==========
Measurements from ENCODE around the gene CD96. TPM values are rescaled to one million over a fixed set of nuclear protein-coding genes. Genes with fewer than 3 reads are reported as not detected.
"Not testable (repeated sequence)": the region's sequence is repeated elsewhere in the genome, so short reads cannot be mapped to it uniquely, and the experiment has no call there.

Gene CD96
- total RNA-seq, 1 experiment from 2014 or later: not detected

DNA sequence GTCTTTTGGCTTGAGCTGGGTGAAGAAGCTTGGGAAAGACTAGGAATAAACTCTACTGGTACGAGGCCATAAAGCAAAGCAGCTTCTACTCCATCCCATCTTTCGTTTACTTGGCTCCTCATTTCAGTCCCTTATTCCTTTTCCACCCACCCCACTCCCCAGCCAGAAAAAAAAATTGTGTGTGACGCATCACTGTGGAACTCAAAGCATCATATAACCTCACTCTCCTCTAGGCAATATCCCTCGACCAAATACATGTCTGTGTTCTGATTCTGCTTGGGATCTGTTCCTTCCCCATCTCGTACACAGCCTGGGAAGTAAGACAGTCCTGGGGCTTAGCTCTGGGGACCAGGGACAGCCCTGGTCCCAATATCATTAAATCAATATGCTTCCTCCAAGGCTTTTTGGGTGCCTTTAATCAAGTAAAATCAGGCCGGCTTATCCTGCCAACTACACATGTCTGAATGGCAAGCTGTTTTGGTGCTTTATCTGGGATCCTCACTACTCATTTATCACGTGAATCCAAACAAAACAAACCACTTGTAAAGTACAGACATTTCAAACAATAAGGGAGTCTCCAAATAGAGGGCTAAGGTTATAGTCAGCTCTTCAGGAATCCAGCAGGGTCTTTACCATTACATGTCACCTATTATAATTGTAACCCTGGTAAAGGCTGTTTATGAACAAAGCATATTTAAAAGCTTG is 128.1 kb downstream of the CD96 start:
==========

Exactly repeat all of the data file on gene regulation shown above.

Measurements from ENCODE around the gene CD96. TPM values are rescaled to one million over a fixed set of nuclear protein-coding genes. Genes with fewer than 3 reads are reported as not detected.
"Not testable (repeated sequence)": the region's sequence is repeated elsewhere in the genome, so short reads cannot be mapped to it uniquely, and the experiment has no call there.

Gene CD96
- total RNA-seq, 1 experiment from 2014 or later: not detected

DNA sequence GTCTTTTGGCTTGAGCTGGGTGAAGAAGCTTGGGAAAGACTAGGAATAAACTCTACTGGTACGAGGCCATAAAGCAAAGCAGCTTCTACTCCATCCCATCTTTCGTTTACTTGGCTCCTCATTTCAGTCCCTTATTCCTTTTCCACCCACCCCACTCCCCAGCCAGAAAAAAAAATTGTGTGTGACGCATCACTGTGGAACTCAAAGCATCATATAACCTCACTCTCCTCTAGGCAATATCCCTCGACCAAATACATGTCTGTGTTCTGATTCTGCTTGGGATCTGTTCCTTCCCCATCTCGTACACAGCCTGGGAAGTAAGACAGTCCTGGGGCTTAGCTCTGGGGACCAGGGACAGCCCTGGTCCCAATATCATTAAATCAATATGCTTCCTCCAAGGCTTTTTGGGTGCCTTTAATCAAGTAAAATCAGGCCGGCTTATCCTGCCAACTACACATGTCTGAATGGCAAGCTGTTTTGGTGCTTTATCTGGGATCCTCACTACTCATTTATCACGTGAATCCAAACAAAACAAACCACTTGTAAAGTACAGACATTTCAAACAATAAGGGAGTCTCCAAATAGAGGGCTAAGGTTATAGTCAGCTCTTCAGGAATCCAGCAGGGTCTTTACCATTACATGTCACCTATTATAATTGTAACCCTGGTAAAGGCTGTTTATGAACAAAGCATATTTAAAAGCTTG is 128.1 kb downstream of the CD96 start: